The benefits of massage for a person with cancer are numerous. The therapist’s intentions and the quality of touch provided could make a world of difference to a client who has recently experienced a variety of invasive and painful tests and procedures. The therapy is not intended to “fix” the client, but to provide love, nurturing, relaxation and quality of life.
Massage can relieve post-operative pain and edema, and promote the removal of toxins as it assist in the flow of lymph, blood and oxygen. Over time, clients will experience increased range of motion, reduced scar tissue, restored feeling and sensation by stimulating nerve endings, an improved body image and may become more aware and reconnected to themselves. Aside from massage generally promoting better health and overall well-being, it just feels good!
The concern that increasing circulation via massage will cause the spread of cancer is unfounded. Cancer can spread with little or no activity, such as sleeping, breathing, eating, walking, etc. Therefore, there is every reason to believe that gentle, light or compassionate touch can be administered safely and effectively, provided that no direct pressure or massage is applied to the traumatized area affected by disease.
Light massage may actually have a protective effect, as it keeps the blood and lymph circulating. Touch may help prevent tumor proliferation, as it reduces the body’s levels of glucocorticoids and cortisol-hormonal measurements of the body’s stress levels. Conversely, high levels of these substances in the body have been linked to tumor growth.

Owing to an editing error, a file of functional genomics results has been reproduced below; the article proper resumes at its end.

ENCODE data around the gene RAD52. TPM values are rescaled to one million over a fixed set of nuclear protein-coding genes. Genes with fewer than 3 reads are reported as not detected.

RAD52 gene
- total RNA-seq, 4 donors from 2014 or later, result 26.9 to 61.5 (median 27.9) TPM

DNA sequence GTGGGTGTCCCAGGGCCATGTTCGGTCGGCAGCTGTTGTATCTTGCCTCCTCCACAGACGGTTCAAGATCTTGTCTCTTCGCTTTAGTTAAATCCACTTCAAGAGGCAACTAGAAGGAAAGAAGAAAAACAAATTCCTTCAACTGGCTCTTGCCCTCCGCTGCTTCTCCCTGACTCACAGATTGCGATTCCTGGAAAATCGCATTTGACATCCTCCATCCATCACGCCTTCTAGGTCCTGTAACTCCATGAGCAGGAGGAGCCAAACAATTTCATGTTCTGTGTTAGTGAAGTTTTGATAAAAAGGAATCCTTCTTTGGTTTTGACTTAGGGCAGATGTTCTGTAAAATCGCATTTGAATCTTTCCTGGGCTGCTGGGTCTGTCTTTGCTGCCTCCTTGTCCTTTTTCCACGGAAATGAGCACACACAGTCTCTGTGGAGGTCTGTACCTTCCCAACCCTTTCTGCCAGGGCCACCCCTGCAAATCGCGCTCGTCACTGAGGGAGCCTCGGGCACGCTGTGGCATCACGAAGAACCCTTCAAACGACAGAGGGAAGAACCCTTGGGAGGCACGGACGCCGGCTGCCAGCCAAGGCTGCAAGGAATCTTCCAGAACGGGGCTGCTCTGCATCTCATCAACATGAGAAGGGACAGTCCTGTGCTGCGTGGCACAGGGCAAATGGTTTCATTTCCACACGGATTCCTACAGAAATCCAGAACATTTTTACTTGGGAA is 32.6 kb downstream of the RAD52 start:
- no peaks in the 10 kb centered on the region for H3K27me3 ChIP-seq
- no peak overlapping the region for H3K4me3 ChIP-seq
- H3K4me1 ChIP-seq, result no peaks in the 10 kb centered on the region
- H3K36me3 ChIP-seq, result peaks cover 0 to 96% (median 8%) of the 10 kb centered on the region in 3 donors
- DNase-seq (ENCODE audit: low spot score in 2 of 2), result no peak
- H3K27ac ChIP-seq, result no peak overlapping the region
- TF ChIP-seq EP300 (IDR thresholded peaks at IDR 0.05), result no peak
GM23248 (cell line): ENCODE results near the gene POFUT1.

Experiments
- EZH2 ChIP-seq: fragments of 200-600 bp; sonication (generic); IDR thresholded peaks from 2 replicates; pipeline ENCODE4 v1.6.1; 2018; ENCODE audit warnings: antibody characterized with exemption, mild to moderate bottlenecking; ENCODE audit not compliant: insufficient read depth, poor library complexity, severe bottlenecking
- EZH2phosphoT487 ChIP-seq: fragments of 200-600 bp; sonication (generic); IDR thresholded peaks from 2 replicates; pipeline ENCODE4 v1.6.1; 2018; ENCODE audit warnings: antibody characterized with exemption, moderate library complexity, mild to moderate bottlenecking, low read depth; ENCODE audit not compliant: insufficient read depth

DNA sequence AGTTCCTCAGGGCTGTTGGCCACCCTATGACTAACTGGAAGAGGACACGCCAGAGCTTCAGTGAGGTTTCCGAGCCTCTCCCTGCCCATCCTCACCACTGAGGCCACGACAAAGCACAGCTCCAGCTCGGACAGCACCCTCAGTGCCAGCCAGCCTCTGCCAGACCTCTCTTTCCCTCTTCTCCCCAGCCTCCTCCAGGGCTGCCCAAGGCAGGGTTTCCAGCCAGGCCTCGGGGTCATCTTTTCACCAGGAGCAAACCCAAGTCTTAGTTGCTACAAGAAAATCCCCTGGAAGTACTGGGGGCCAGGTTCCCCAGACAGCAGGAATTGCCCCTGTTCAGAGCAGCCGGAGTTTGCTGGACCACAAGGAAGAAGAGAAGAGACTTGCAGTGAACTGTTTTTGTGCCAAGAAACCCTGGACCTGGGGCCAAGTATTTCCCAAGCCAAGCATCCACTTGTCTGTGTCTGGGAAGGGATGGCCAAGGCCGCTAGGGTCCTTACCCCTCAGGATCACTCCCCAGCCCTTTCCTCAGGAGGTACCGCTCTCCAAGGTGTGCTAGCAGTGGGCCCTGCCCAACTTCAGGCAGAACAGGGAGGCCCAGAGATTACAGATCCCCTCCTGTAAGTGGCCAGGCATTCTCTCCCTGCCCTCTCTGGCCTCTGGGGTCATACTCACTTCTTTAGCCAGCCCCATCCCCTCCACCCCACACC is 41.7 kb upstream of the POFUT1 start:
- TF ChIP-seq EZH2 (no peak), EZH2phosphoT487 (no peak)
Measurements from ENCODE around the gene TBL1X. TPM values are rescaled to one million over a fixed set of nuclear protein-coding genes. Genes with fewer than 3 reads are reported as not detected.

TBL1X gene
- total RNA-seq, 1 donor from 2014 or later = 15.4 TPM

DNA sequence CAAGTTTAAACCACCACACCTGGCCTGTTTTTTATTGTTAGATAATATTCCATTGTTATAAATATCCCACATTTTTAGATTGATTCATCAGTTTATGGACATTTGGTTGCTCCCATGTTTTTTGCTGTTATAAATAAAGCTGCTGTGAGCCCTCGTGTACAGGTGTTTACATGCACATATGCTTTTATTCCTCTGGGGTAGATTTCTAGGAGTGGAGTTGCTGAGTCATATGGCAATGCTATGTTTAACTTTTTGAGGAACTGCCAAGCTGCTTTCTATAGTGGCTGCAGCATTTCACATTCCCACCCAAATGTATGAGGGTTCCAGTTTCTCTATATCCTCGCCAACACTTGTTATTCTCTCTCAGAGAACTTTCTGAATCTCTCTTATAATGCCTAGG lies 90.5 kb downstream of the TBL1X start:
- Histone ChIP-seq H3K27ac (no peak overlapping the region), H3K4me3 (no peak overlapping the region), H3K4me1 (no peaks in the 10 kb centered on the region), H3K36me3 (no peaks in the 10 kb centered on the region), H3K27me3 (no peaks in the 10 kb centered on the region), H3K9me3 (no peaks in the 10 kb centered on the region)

Deep massage is always contraindicated in people with active cancer or undergoing chemotherapy or radiation. Massage only will tax a system already overloaded by the trauma of cancer and treatment, and it can induce an inflammatory response. Therefore, the therapist will take a good client history, adjust the depth of touch, and select the appropriate touch modality, with the individual client in mind. Cancer massage guidelines should always be top of mind.
Along with the diagnosis is the most obvious impact – the surgical amputation and loss of a body part. Accompanying emotional and psychological impacts can include fear of loss of loved ones and family, disconnected from self, denial, and anger. This a special time to help the client feel connected to his/her body and be able to heal.
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